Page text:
I’ll tell you a secret; you, Mr or Ms business owner, entrepreneur or office manager-who-has-to-also-act-as-graphics-person-using-only-Microsoft-Publisher (Bless you), have what it takes to think like a graphic designer. I know, you are thinking, “But Monica, aren’t you afraid you will lose all your clients if you tell them this?”
No, I am not worried about that. I know that there are many of you who don’t have the option to hire a professional, so you do the best you can to compete in a highly designed and branded world. I am just here to help.
So how exactly DOES a graphic designer think? We’ll I can’t answer for all of us, of course, but over the last 30 years of being a designer, I have learned some things that help me keep my work relative, fresh and effective. First, let’s define “design”.
I think the most important word here is “plan.” Unlike painting where happy accidents are welcome (thank you, Bob Ross), graphic design requires a lot of thinking through thoughts. Let me illustrate what I mean.
Sally owns a small business and really need to come up with some big ideas for a brochure to hand out because there’s a big trade show she’s going to. And it’s in 3 weeks. She brings in all her sales folk for a big marketing meeting. “We need to come up with a brochure for the trade show. Our competition will be there and it’s a chance to get in front of a lot of decision makers and show them what we can do,” she starts out. “Any ideas?”
“Okay, uh, how about our logo on the front and a picture?” volunteers Ted.
“Great!” Responds Sally, relieved to hear an idea, any idea. “What should t he picture be of?” she asks.
A longer silence.
“Uh, how about the front of the office? I can take a pic with my phone?” Ted is on fire with the ideas today.
“Okay,” says Sally. “What about the inside?” Her head starts to throb a little bit in the temples.
Uncomfortable silence. Everyone looks at Ted, but he shrugs his shoulders and shakes his head. He is stumped. Sally’s headache spreads to the base of her neck. “Do we have a brochure from anywhere that we can look at? Anything?” Joan remembers something and leaves the room for a moment. She returns with a trifold brochure from a computer repair business and offers it to Sally. By now Sally’s tension headache has spread to her shoulders and she is feeling tired and old. “Maybe we can just put our information on the inside like they did; maybe just take the words off our web page?” Joan offers.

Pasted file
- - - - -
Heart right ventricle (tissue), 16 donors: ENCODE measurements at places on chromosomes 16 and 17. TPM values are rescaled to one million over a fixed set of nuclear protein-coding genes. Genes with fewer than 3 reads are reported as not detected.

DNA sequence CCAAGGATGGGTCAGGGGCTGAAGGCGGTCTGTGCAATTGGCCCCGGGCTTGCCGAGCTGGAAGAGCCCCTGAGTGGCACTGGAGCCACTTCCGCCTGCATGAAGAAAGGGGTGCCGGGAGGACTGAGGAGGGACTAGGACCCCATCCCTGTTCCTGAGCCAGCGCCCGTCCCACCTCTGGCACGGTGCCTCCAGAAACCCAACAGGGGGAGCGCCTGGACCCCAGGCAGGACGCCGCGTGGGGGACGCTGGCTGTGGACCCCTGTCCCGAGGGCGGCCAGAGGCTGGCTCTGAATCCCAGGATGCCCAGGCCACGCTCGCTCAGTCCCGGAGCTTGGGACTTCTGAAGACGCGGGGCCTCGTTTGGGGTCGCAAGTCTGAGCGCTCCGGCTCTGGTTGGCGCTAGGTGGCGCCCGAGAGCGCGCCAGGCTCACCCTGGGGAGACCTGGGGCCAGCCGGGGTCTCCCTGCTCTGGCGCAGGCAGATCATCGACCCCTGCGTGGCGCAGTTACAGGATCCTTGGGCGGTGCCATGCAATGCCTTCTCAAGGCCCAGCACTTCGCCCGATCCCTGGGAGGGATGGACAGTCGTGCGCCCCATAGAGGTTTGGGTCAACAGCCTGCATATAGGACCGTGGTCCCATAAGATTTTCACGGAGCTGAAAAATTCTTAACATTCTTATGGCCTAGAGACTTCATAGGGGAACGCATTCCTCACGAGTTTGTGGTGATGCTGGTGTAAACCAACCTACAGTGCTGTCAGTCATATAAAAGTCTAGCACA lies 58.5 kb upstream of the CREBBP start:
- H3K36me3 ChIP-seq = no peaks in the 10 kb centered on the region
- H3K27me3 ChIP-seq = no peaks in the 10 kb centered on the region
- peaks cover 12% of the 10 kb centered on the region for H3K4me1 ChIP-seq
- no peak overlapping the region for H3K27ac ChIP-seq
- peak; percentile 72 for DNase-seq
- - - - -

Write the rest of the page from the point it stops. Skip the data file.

Sally sighs, sad and defeated; she had high hopes that emphasizing the bigness of the tradeshow to everyone would miraculously spur some real creativity. She takes the brochure back to her office and opens a new Publisher document. It’s better than nothing she thinks to herself.
ISN’T THAT SAD????
Sally does not have to settle for mediocre (at best). She just needs to think like a designer, which means she needs a plan, and that means she has to ask some questions.
- What is the most remarkable bit of information about her company?
- Who exactly will be looking at this brochure at the tradeshow?
- What is the theme of the tradeshow?
- What does she want people to DO after they read the brochure?
- Is a trifold the best option anyway?
Those are just the first questions to ask. Design is really a series of choices and decisions, but you have to ask questions before you can make choices and decisions, right?
All throughout February I am sharing ways of looking at things from a graphic designer’s perspective on my social media. I’ve already gone well over my suggested word count for blog posts, so I have to stop writing now. But follow me on your favorite social media and you’ll get lots of quick tips on how to think like a graphic designer. Free! And of course, please feel free to contact me if I can help you in any way!